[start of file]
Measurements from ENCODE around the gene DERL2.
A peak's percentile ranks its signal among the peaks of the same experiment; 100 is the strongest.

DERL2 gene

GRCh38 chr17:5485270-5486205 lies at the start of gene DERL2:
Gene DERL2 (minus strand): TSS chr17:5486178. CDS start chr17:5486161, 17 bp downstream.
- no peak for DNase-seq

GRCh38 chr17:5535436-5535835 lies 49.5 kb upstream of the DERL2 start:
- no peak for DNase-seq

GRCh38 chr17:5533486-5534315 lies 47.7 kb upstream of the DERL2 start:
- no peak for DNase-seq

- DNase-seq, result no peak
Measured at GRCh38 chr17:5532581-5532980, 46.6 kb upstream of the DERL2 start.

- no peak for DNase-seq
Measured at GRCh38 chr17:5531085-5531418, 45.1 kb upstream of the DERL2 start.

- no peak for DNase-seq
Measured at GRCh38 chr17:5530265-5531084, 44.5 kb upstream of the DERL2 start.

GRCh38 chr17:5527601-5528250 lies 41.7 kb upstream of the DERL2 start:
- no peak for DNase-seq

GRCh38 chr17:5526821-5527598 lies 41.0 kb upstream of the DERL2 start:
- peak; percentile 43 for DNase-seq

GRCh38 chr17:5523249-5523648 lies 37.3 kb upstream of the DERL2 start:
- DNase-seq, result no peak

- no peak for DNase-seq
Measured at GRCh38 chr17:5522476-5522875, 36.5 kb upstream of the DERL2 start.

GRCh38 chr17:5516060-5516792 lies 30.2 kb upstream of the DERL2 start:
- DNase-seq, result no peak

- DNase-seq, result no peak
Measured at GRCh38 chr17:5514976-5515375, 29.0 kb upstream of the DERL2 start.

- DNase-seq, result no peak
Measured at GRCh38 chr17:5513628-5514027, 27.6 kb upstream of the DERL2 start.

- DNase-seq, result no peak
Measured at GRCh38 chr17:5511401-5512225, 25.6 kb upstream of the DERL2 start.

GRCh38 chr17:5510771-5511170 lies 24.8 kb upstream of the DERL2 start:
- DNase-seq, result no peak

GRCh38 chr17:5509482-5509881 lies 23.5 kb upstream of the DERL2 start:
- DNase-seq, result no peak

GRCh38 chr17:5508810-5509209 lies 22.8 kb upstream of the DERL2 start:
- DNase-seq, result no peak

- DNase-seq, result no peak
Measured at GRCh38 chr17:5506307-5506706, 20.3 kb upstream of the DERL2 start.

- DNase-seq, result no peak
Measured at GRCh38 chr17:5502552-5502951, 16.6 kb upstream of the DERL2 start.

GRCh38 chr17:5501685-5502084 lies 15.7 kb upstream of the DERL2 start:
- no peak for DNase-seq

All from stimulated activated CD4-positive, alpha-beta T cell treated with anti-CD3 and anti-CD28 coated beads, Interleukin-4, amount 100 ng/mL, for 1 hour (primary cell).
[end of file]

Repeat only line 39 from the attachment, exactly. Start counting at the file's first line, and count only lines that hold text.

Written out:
- DNase-seq, result no peak